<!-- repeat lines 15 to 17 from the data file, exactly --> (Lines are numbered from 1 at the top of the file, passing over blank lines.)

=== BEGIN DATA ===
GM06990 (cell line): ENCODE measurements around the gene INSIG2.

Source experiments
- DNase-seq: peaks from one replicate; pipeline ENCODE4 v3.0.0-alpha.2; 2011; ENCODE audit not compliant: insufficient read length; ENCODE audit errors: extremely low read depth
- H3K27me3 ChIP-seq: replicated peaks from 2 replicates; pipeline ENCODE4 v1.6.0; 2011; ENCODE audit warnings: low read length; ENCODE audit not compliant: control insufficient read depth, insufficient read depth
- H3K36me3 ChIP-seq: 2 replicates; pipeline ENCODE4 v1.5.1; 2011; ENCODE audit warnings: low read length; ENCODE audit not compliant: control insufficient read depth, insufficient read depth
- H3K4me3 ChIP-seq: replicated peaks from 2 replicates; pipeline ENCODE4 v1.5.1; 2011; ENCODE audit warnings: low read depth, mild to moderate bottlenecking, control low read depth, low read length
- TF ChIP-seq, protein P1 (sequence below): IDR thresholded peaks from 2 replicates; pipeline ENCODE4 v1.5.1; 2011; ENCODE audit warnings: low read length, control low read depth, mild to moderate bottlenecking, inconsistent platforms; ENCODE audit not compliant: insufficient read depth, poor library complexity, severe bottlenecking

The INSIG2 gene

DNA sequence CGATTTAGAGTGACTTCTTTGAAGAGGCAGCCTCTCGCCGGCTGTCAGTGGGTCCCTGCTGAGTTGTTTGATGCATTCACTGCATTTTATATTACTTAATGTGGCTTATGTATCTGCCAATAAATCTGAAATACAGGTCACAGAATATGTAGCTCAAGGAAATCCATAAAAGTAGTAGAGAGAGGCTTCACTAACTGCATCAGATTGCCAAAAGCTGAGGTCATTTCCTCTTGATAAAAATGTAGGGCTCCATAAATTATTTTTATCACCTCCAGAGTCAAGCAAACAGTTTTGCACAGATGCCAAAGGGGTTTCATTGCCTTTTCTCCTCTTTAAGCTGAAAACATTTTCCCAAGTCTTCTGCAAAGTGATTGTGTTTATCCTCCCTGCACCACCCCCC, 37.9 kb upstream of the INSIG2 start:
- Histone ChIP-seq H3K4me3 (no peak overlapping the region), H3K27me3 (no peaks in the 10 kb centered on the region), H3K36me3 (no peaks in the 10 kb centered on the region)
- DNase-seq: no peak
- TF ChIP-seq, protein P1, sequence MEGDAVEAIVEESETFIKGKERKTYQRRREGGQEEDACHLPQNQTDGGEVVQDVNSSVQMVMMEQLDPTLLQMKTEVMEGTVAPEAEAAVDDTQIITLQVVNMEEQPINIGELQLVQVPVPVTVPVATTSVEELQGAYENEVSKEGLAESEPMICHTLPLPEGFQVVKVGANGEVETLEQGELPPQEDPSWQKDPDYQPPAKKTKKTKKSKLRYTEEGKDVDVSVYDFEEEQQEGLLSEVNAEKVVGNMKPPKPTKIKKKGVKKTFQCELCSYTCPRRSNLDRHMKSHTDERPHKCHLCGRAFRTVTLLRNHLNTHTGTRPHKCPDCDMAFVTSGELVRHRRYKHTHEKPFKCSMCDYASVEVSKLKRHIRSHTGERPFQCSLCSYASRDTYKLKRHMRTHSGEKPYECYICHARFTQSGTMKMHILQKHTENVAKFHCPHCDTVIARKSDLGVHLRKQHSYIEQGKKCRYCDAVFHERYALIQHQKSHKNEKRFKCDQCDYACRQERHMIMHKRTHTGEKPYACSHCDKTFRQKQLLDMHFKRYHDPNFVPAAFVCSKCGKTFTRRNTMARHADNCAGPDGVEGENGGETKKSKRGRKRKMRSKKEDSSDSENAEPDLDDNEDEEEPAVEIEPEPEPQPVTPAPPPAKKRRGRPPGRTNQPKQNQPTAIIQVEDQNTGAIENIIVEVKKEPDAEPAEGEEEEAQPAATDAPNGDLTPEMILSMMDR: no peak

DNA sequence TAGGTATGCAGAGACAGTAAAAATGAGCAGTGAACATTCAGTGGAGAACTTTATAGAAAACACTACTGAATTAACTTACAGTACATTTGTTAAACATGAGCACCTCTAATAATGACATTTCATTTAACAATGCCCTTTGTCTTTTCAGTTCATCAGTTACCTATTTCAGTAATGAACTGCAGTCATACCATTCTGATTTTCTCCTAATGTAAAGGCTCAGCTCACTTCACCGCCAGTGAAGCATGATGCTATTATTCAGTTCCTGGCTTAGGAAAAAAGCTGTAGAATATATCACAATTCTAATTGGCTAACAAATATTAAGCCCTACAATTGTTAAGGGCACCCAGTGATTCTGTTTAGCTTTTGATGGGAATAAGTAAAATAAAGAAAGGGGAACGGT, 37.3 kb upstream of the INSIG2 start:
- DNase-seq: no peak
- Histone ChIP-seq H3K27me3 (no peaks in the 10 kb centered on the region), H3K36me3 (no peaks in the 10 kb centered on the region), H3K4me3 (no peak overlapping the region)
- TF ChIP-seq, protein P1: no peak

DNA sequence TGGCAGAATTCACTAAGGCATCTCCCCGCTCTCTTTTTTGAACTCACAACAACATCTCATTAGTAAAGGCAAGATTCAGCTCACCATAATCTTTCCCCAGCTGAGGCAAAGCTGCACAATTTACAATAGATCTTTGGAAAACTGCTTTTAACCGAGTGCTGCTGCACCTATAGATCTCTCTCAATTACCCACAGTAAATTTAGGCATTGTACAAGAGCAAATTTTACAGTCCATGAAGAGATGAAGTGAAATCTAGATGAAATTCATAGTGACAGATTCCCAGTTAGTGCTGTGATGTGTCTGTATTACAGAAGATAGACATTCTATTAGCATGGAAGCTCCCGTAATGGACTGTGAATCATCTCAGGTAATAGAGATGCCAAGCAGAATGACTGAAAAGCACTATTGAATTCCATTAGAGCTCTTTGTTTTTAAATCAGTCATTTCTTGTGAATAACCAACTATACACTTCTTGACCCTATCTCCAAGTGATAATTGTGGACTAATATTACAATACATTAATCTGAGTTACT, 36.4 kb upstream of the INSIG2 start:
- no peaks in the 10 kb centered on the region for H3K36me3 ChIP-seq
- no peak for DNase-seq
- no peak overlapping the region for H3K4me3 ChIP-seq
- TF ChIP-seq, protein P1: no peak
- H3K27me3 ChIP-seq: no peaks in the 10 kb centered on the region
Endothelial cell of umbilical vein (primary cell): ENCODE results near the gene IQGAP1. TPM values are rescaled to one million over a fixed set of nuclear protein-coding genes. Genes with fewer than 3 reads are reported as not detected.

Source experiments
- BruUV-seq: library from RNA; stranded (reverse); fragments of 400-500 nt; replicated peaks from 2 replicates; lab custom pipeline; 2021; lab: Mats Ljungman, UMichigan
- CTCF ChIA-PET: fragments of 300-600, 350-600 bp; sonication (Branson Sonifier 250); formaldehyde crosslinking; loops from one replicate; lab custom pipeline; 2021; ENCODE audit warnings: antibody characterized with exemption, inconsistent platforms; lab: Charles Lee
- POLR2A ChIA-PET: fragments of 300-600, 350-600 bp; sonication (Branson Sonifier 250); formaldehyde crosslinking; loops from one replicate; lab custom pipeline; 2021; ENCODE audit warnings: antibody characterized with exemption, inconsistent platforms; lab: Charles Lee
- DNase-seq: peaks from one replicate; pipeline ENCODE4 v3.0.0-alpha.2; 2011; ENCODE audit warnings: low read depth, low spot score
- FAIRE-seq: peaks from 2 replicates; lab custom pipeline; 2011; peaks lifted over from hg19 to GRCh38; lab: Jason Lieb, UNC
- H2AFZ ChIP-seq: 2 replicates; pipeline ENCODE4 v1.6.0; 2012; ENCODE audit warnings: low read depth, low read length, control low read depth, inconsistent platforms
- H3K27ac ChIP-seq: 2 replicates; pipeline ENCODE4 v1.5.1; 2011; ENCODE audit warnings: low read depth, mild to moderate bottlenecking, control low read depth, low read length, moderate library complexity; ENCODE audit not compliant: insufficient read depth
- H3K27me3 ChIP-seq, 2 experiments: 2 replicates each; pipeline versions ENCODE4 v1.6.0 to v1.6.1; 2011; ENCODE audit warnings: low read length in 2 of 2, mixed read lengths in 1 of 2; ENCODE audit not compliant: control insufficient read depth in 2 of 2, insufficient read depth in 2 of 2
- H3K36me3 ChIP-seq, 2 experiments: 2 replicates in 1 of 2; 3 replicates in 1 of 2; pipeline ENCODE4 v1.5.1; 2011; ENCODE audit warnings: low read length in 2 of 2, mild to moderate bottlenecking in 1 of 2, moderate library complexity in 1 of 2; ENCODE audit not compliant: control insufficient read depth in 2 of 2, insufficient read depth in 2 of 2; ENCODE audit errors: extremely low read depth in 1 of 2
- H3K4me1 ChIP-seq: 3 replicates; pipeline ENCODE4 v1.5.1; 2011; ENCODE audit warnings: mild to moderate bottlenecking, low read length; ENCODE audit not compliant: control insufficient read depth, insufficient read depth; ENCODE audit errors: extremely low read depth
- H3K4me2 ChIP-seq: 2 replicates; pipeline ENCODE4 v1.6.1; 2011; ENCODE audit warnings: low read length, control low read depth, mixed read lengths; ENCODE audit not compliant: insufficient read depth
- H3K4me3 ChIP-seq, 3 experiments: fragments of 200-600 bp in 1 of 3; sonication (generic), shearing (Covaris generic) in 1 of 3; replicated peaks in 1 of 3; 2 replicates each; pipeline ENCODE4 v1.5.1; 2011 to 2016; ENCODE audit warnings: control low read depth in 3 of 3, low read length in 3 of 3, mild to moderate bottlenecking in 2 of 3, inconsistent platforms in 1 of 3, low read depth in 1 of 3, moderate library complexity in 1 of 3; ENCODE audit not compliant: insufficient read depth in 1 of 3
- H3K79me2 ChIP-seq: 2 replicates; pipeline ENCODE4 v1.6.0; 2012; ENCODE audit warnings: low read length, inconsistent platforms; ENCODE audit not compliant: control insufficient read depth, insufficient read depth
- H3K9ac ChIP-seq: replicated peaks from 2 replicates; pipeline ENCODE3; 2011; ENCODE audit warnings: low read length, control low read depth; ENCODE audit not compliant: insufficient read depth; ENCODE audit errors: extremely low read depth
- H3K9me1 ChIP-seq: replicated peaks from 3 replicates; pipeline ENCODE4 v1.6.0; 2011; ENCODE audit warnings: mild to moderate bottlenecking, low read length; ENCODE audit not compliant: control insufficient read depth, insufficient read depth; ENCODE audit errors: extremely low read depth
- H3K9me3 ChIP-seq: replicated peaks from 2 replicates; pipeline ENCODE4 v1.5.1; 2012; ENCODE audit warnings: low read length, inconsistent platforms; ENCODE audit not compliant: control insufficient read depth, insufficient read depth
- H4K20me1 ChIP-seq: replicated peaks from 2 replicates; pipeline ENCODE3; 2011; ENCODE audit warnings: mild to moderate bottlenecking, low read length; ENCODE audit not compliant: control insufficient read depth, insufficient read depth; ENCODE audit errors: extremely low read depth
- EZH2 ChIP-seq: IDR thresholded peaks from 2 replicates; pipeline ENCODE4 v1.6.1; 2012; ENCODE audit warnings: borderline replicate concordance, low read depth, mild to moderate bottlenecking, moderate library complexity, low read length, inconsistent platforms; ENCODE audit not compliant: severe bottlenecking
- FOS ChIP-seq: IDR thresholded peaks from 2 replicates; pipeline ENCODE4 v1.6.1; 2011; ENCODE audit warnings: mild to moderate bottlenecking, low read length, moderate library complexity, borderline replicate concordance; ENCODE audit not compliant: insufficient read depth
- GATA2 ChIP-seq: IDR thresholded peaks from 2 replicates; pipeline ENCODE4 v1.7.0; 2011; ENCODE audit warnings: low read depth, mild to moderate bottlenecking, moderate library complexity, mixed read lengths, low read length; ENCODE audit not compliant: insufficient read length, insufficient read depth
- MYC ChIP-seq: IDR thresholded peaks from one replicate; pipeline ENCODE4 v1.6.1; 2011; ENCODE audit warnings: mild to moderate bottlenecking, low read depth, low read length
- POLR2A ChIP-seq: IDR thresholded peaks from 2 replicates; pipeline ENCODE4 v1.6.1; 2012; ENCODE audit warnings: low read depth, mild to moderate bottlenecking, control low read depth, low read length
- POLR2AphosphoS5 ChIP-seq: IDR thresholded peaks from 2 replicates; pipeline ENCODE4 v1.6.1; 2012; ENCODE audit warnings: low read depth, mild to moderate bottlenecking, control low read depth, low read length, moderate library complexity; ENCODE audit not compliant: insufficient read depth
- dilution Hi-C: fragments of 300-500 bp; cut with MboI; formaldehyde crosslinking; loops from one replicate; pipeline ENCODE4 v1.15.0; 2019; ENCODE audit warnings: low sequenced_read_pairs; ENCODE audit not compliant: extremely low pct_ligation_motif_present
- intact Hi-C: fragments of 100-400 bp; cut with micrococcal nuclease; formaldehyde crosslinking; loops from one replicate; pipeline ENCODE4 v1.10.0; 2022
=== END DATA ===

- Histone ChIP-seq H3K27me3 (no peaks in the 10 kb centered on the region), H3K36me3 (no peaks in the 10 kb centered on the region), H3K4me3 (no peak overlapping the region)
- TF ChIP-seq, protein P1: no peak

DNA sequence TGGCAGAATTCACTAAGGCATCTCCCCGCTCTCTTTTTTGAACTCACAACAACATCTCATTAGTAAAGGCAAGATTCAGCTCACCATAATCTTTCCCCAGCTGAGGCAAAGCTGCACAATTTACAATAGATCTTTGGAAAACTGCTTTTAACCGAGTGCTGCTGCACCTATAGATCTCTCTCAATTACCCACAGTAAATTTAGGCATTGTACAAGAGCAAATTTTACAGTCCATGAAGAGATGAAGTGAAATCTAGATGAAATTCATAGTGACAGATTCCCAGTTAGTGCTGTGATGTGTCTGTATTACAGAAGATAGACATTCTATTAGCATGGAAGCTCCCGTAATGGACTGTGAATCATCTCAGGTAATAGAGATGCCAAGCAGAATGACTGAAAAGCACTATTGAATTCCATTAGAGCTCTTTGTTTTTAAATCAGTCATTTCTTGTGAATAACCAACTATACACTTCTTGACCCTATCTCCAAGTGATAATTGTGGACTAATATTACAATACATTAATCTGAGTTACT, 36.4 kb upstream of the INSIG2 start: